What makes a livable community?

Community seems to be a popular concept right now. People all over the United States are realizing that sprawling, monolithic, and unsatisfying development—the kind that has been dominant for the last half-century—can be modified and improved. Dozens of books have been written on this subject, and from many different perspectives, such as transportation, health and fitness, land use, and so on. What is happening to drive this awareness and desire for change, and what makes a community livable and pleasant?

Well, from my perspective, the desire for a real “community” springs from the crap so many Americans have to live with. In between the “bucolic” countryside and the walkable urban downtown is a mess of development that is entirely car-focused. Christopher Leinberger, in The Option of Urbanism, calls it “drivable sub-urban” development. We also call it sprawl.

It’s made up of gigantic neighborhoods of similarly styled houses, and nothing but houses. Then across a busy four-lane highway, a “big-box” retail center, with acres of asphalt parking lots. It’s low-density, large-lot development that gobbles up open land. Walking or riding a bike in these areas is either unfeasible because the distances are too great, or the heavy traffic on multi-lane streets and highways discourages anyone not driving a car. It’s either too far or doesn’t feel safe. It’s not healthy, either.

Since 1960, “the overweight population has doubled, the obese population has increased 5 fold and the population with extreme or morbid obesity has increased by a factor of nearly 12!” (Downey Obesity Report)

According to the Centers for Disease Control (2000), “In the USA the proportion of children who walk or bike to school declined between 1969 (42%) and 2001 (16%) resulting in less exercise.”

Why we ended up with this development is a topic for another blog post, but people can see that drivable sub-urban development is not healthy, and for many it is not pleasant. Let’s look at an alternative model for development, one that is designed for humans and not cars.

The American Institute of Architects has created 10 Principles for Livable Communities that help us make our communities pleasant, functional, and human centered. Check out the Center for Communities by Design for more information and more detail on these principles.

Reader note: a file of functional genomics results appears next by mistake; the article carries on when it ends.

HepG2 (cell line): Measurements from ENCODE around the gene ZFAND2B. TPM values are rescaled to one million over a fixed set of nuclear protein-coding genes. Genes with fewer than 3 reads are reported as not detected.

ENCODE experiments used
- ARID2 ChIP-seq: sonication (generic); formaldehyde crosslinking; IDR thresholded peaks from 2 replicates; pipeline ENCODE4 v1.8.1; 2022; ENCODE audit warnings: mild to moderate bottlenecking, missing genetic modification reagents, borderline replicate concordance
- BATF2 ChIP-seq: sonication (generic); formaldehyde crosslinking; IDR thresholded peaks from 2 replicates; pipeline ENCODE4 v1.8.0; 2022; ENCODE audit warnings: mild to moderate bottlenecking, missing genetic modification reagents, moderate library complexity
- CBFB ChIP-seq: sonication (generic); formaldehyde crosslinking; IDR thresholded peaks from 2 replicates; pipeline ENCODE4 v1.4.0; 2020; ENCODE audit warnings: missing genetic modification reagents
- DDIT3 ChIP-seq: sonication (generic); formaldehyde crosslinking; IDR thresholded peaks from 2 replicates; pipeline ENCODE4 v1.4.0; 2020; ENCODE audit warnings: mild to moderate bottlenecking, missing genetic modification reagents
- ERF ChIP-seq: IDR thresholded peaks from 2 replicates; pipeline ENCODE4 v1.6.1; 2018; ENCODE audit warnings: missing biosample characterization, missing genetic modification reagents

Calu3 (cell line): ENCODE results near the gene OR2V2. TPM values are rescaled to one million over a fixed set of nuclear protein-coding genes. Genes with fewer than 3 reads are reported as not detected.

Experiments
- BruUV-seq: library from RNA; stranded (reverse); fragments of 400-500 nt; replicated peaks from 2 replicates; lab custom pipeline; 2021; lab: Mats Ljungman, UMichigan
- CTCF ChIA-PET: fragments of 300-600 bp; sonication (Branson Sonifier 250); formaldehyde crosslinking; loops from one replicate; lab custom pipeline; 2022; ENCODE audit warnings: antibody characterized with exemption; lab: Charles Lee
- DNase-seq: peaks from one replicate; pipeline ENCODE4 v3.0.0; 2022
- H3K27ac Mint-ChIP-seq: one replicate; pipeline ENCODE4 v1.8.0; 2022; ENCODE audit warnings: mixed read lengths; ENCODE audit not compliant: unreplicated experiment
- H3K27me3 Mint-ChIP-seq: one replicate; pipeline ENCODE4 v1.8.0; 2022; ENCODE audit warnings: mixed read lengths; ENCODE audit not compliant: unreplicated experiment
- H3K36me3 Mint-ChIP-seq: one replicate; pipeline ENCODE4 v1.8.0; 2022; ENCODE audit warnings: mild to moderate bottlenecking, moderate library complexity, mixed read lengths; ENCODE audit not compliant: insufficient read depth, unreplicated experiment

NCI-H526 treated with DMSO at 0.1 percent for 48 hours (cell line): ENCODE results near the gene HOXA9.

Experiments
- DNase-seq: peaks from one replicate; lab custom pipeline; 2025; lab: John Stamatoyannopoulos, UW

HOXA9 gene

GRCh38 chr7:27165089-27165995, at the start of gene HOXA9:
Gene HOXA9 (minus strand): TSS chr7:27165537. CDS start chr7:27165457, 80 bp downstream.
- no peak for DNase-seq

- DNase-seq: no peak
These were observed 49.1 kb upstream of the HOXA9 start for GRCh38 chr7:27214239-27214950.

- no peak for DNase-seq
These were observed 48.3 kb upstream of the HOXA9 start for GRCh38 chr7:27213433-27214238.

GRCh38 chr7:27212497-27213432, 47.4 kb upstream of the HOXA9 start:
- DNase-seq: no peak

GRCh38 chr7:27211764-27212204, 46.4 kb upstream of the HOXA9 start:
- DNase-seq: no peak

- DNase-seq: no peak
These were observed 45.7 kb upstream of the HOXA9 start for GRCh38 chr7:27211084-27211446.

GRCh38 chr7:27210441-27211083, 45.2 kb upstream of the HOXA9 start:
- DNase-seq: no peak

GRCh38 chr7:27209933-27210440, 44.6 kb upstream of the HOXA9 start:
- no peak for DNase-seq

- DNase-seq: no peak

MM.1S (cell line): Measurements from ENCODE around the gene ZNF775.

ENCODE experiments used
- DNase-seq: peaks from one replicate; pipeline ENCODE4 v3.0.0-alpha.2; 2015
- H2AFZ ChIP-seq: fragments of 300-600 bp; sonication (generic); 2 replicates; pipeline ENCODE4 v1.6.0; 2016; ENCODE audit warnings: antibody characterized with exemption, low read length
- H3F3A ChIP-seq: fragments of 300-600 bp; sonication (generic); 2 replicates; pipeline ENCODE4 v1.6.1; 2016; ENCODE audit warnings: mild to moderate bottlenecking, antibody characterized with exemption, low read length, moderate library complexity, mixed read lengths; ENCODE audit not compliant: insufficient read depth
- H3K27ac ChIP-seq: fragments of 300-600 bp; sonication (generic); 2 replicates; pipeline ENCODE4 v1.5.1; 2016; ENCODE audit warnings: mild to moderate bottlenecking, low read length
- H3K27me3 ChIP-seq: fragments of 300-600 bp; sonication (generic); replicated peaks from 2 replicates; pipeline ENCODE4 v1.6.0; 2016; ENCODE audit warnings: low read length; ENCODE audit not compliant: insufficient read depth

1. Design on a Human Scale
Compact, pedestrian-friendly communities allow residents to walk to shops, services, cultural resources, and jobs and can reduce traffic congestion and benefit people’s health.

2. Provide Choices
People want variety in housing, shopping, recreation, transportation, and employment. Variety creates lively neighborhoods and accommodates residents in different stages of their lives.

3. Encourage Mixed-Use Development
Integrating different land uses and varied building types creates vibrant, pedestrian-friendly and diverse communities.

4. Preserve Urban Centers
Restoring, revitalizing, and infilling urban centers takes advantage of existing streets, services and buildings and avoids the need for new infrastructure. This helps to curb sprawl and promote stability for city neighborhoods.

5. Vary Transportation Options
Giving people the option of walking, biking and using public transit, in addition to driving, reduces traffic congestion, protects the environment and encourages physical activity.

6. Build Vibrant Public Spaces
Citizens need welcoming, well-defined public places to stimulate face-to-face interaction, collectively celebrate and mourn, encourage civic participation, admire public art, and gather for public events.

7. Create a Neighborhood Identity
A “sense of place” gives neighborhoods a unique character, enhances the walking environment, and creates pride in the community.

8. Protect Environmental Resources
A well-designed balance of nature and development preserves natural systems, protects waterways from pollution, reduces air pollution, and protects property values.

9. Conserve Landscapes
Open space, farms, and wildlife habitat are essential for environmental, recreational, and cultural reasons.

10. Design Matters
Design excellence is the foundation of successful and healthy communities.

It’s interesting to note that most of these principles, if not all, are simply a return to the way we used to build cities. Not all of us have forgotten what makes a livable community.


The Farmhouse Media is all about living sustainably with

  • green building
  • permaculture
  • green cities